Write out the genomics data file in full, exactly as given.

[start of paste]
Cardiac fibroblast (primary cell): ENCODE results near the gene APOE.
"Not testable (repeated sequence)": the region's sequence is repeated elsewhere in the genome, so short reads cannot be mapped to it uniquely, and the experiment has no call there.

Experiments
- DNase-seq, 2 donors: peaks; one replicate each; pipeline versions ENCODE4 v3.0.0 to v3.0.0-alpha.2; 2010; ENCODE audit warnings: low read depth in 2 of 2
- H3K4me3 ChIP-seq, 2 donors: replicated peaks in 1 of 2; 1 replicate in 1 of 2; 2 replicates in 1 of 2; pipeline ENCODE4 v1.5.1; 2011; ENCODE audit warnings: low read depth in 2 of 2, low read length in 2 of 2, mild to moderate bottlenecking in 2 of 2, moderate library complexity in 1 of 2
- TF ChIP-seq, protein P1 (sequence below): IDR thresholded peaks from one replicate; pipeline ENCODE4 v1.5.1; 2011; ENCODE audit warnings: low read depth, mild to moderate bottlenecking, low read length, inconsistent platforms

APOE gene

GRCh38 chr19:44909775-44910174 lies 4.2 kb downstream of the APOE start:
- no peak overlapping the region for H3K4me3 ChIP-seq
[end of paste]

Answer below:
Cardiac fibroblast (primary cell): ENCODE results near the gene APOE.
"Not testable (repeated sequence)": the region's sequence is repeated elsewhere in the genome, so short reads cannot be mapped to it uniquely, and the experiment has no call there.

Experiments
- DNase-seq, 2 donors: peaks; one replicate each; pipeline versions ENCODE4 v3.0.0 to v3.0.0-alpha.2; 2010; ENCODE audit warnings: low read depth in 2 of 2
- H3K4me3 ChIP-seq, 2 donors: replicated peaks in 1 of 2; 1 replicate in 1 of 2; 2 replicates in 1 of 2; pipeline ENCODE4 v1.5.1; 2011; ENCODE audit warnings: low read depth in 2 of 2, low read length in 2 of 2, mild to moderate bottlenecking in 2 of 2, moderate library complexity in 1 of 2
- TF ChIP-seq, protein P1 (sequence below): IDR thresholded peaks from one replicate; pipeline ENCODE4 v1.5.1; 2011; ENCODE audit warnings: low read depth, mild to moderate bottlenecking, low read length, inconsistent platforms

APOE gene

GRCh38 chr19:44909775-44910174 lies 4.2 kb downstream of the APOE start:
- no peak overlapping the region for H3K4me3 ChIP-seq